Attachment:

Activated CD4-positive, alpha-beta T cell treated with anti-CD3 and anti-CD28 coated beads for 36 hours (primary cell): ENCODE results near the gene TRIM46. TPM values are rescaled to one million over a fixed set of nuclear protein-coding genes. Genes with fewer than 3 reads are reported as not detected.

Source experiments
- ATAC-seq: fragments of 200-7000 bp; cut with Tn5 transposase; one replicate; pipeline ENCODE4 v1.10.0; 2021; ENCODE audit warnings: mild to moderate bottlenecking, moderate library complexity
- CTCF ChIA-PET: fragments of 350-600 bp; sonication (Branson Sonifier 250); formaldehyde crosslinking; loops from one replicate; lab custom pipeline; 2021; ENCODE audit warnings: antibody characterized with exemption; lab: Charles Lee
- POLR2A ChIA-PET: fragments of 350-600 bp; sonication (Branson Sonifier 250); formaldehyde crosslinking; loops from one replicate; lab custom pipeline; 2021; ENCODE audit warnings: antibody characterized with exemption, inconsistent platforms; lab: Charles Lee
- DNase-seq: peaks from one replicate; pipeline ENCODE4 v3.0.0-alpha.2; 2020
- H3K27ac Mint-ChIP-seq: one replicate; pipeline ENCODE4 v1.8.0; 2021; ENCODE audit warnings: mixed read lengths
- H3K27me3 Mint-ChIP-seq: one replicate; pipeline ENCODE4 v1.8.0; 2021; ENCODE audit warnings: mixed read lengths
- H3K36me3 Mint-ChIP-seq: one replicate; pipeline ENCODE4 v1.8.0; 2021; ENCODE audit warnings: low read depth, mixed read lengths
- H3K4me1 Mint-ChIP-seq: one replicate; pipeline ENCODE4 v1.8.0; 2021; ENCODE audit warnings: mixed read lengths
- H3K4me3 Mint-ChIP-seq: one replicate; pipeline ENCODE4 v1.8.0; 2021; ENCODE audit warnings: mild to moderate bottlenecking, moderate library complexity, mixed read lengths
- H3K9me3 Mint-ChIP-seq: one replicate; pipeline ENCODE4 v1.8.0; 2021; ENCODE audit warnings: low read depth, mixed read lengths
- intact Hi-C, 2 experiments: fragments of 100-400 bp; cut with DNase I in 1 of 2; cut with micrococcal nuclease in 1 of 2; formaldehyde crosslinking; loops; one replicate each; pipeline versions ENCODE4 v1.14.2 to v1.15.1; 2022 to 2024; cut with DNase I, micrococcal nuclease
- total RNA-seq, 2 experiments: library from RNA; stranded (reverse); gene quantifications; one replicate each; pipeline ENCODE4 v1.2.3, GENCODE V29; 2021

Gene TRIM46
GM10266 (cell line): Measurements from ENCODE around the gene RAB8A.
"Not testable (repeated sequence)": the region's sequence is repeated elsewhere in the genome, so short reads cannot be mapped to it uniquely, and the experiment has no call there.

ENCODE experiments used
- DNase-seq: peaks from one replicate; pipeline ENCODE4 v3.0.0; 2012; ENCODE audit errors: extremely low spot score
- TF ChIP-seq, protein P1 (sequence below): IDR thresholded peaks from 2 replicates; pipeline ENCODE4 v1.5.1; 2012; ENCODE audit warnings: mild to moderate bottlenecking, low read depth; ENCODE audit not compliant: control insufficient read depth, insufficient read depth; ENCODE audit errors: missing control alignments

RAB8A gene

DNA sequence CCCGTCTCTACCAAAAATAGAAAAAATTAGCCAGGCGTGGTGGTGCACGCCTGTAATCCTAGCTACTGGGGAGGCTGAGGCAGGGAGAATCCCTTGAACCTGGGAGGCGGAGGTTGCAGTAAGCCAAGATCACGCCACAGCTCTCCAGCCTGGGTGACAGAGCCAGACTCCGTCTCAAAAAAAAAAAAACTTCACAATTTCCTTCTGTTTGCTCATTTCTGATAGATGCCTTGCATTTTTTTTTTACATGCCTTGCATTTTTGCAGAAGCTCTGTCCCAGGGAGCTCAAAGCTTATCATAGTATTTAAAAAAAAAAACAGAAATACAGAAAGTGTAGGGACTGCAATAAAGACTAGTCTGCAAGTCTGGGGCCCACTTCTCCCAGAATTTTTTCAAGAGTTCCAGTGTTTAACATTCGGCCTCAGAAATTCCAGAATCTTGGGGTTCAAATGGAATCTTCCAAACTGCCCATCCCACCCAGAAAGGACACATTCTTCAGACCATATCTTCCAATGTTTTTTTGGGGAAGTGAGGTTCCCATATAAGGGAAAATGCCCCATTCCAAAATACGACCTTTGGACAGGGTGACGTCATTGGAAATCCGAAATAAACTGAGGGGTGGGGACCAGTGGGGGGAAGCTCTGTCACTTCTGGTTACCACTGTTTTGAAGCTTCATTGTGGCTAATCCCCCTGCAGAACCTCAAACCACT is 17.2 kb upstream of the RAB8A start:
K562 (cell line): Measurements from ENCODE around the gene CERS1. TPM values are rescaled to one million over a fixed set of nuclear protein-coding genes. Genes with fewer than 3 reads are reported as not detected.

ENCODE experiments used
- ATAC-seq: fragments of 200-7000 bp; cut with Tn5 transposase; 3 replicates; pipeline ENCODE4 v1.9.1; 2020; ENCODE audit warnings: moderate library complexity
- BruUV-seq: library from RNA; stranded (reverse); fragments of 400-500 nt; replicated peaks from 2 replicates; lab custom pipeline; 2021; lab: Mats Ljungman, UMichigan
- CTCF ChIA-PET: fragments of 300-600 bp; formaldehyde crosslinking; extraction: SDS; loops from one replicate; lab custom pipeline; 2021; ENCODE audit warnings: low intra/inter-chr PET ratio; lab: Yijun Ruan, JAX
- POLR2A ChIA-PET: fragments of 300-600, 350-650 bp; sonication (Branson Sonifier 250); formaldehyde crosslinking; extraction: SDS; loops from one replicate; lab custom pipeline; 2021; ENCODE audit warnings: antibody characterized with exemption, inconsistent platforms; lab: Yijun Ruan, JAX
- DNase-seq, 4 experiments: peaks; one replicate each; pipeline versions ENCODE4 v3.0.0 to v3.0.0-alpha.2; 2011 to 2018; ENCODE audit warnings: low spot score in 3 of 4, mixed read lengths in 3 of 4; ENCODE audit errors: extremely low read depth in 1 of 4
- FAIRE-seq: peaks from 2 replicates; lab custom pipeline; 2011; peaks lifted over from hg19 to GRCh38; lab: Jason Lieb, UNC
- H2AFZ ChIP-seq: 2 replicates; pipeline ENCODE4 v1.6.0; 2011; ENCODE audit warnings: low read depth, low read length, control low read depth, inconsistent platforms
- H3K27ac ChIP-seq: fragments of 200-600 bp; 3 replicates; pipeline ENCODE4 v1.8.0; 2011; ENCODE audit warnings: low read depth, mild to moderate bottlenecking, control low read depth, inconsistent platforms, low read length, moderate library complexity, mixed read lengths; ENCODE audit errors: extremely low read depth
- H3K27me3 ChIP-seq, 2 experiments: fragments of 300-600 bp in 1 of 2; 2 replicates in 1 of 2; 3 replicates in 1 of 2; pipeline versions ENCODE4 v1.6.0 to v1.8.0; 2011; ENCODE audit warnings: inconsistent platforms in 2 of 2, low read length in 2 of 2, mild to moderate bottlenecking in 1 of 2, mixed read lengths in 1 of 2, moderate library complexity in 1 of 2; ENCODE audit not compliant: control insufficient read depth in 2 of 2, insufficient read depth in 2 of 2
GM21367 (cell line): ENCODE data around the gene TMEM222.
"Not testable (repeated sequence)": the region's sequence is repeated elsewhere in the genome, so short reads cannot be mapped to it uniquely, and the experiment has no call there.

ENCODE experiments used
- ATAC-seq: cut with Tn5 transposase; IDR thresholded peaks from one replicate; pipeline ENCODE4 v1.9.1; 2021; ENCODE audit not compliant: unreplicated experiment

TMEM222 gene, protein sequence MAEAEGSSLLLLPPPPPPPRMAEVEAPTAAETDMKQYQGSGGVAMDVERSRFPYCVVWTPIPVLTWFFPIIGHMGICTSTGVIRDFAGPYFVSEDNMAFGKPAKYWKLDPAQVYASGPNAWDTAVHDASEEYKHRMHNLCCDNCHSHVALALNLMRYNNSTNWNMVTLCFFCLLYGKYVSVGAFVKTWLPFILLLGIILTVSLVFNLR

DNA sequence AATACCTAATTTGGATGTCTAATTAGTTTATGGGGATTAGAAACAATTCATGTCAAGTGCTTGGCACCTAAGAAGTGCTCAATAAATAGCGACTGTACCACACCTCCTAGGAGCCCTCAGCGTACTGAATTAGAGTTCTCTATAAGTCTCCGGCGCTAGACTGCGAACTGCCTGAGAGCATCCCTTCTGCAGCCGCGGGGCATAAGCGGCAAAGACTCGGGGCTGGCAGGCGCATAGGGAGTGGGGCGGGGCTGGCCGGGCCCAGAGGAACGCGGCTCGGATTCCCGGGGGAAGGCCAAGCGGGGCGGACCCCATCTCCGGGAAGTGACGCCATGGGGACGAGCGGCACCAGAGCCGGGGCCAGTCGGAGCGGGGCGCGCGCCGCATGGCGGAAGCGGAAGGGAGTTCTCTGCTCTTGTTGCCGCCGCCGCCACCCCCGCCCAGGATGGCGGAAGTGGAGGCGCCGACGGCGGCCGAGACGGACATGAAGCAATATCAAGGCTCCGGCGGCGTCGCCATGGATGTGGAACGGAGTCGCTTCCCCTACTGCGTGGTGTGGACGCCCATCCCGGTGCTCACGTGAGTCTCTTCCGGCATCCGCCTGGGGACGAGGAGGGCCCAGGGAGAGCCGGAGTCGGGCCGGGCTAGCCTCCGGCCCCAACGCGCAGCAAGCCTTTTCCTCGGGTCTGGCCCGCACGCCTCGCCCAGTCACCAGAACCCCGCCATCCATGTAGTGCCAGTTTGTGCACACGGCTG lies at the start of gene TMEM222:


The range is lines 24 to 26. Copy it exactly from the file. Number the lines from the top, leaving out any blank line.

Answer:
ENCODE experiments used
- ATAC-seq: fragments of 200-7000 bp; cut with Tn5 transposase; 3 replicates; pipeline ENCODE4 v1.9.1; 2020; ENCODE audit warnings: moderate library complexity
- BruUV-seq: library from RNA; stranded (reverse); fragments of 400-500 nt; replicated peaks from 2 replicates; lab custom pipeline; 2021; lab: Mats Ljungman, UMichigan